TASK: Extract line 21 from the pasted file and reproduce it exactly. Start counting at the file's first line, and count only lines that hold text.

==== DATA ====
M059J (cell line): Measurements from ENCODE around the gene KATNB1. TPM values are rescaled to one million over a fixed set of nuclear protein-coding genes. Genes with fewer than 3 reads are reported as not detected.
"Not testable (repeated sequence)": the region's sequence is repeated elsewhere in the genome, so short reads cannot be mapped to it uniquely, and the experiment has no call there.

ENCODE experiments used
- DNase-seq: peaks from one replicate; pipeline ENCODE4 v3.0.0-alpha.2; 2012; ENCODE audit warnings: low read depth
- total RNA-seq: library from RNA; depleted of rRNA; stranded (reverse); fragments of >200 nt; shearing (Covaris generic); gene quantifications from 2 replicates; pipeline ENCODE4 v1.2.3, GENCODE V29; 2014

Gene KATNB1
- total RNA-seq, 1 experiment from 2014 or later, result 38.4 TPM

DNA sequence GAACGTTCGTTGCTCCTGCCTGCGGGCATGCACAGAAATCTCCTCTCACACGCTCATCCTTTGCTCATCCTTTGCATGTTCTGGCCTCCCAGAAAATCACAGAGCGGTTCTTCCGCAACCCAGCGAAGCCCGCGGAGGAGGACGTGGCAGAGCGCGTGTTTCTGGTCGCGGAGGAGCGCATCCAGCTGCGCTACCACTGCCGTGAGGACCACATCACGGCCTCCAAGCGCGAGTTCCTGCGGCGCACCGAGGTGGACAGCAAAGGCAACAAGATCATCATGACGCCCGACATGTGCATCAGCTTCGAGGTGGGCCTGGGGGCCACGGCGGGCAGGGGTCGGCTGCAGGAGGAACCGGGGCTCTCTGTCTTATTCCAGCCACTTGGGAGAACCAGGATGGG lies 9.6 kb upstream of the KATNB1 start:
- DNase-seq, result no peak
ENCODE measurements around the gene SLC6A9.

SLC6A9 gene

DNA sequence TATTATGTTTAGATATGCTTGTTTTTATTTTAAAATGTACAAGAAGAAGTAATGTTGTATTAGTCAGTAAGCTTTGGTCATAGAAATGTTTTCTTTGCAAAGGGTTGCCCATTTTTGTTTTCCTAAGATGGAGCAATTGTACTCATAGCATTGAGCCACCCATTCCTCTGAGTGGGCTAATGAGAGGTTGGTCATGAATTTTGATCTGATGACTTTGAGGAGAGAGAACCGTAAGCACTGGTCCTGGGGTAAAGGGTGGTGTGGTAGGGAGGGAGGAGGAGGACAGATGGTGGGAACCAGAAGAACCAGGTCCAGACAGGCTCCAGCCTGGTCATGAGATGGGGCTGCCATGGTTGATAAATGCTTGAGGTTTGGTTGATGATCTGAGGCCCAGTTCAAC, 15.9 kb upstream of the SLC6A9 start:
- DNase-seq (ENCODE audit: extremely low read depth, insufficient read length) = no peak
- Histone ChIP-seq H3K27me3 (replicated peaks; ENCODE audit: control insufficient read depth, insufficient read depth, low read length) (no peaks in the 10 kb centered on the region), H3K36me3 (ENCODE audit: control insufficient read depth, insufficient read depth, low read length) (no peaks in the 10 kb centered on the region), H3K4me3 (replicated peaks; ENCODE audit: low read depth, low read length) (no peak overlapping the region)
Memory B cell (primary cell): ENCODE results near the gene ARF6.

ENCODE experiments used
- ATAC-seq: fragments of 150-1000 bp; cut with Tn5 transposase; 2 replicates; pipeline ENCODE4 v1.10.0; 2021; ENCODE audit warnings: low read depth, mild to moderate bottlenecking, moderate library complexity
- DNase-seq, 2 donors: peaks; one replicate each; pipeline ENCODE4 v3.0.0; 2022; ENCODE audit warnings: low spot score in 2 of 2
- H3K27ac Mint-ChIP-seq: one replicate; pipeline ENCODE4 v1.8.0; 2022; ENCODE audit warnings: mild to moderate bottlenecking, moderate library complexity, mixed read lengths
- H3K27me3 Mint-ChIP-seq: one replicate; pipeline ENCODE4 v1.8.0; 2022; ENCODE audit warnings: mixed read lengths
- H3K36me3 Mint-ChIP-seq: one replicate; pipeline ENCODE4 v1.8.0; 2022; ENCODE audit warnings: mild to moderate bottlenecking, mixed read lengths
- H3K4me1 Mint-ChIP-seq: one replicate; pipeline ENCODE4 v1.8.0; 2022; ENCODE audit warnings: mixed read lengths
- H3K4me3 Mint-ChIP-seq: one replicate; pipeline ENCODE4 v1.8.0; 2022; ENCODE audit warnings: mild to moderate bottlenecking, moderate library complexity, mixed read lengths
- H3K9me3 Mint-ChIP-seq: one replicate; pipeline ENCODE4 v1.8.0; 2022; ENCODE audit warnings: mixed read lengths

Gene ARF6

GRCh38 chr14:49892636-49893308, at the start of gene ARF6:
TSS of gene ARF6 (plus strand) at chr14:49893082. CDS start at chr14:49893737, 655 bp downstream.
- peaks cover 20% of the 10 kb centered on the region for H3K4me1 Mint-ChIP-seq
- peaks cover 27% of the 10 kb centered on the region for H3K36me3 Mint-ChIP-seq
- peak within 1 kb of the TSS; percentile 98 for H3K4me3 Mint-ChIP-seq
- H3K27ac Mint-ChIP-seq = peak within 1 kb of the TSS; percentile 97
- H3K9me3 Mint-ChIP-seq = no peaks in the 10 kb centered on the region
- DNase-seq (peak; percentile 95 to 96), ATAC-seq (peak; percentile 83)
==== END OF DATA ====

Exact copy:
- H3K36me3 Mint-ChIP-seq: one replicate; pipeline ENCODE4 v1.8.0; 2022; ENCODE audit warnings: mild to moderate bottlenecking, mixed read lengths